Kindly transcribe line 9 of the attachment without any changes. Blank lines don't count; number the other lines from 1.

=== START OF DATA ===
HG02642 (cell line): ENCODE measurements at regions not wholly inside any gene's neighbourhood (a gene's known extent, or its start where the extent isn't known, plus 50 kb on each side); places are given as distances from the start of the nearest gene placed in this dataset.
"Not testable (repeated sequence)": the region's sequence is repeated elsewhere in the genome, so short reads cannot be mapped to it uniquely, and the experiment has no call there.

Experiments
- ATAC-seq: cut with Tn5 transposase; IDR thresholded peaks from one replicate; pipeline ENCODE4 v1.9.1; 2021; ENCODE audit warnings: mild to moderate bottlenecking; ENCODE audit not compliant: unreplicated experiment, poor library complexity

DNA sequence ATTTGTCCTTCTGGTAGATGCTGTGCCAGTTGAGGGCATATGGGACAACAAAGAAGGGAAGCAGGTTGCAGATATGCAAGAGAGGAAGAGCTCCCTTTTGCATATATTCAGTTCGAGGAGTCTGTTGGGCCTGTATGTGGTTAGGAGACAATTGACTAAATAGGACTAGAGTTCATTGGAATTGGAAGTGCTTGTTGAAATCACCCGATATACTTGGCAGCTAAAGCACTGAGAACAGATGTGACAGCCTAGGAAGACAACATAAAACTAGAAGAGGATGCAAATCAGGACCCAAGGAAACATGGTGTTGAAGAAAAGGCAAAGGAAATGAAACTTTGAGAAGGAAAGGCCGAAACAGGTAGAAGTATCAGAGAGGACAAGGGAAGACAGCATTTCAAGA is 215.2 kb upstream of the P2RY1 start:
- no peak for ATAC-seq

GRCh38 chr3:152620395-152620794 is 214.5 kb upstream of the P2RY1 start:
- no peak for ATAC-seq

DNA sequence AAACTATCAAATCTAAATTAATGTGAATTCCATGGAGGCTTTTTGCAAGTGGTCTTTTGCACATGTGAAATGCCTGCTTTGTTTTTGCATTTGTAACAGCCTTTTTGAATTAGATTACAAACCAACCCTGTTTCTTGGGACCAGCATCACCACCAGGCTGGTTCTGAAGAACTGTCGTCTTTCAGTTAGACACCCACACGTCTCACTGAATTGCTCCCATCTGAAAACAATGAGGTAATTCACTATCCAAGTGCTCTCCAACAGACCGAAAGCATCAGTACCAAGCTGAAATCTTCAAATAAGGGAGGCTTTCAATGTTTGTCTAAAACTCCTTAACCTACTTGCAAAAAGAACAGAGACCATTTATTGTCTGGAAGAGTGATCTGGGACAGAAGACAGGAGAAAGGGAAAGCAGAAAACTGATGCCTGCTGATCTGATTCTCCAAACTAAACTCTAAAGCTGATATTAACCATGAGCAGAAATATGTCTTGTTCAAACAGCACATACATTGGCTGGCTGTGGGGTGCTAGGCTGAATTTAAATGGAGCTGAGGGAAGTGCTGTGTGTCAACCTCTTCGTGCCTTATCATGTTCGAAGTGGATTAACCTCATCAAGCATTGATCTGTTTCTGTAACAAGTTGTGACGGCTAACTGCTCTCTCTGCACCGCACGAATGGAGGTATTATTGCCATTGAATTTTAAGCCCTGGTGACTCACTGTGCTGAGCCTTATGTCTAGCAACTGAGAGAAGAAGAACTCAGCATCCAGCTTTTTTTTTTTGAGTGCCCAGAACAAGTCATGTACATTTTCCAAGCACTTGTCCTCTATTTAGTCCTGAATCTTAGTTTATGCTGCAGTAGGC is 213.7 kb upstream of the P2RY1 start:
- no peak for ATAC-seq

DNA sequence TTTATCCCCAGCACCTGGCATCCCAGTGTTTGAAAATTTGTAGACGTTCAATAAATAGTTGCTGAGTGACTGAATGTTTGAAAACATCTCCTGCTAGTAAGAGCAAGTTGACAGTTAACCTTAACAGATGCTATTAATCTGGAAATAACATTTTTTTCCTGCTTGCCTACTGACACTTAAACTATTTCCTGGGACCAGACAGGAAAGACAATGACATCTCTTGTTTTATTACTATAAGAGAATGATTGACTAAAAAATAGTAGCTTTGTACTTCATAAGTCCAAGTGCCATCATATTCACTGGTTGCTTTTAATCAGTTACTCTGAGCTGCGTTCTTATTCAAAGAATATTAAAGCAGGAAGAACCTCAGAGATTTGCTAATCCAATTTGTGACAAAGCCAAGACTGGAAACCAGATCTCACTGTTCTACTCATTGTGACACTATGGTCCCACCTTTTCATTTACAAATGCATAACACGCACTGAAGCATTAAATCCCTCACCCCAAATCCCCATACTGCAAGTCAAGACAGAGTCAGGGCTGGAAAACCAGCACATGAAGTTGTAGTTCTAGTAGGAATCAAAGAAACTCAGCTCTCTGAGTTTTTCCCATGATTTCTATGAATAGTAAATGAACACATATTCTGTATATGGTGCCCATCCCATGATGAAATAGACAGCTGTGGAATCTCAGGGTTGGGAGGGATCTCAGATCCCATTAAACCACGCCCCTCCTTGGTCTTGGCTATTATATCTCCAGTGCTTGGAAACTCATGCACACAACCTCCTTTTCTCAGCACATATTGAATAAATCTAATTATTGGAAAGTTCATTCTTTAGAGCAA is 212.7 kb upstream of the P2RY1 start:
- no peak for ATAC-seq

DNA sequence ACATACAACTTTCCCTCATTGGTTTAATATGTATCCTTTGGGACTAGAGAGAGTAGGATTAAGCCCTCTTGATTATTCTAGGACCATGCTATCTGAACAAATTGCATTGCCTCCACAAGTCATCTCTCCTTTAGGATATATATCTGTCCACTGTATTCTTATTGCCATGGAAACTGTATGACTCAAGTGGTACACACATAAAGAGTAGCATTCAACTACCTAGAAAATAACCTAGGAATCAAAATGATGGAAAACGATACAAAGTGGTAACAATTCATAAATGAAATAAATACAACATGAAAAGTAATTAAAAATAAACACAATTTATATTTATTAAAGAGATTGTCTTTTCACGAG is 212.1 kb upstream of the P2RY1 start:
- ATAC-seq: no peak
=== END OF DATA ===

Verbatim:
DNA sequence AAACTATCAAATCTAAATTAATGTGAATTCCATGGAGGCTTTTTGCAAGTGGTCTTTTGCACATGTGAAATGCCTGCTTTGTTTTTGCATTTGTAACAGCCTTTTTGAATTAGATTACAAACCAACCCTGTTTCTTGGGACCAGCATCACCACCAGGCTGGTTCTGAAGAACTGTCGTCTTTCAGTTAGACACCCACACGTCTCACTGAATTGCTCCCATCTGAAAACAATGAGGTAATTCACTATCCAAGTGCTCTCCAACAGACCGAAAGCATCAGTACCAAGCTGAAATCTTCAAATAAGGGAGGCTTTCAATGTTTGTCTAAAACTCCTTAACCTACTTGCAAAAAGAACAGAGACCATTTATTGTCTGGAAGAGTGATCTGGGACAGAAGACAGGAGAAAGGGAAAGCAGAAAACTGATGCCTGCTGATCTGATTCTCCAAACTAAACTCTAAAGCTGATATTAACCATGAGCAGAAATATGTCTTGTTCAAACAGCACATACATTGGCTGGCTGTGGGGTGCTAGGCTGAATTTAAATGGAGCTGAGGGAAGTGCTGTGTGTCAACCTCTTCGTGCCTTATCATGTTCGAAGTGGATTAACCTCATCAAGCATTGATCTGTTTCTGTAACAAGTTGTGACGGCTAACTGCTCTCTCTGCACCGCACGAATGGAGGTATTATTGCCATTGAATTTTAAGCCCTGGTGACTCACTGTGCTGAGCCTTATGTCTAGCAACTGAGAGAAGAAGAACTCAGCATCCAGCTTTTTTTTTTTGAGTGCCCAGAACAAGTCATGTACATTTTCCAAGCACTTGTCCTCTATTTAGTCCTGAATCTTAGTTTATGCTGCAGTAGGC is 213.7 kb upstream of the P2RY1 start: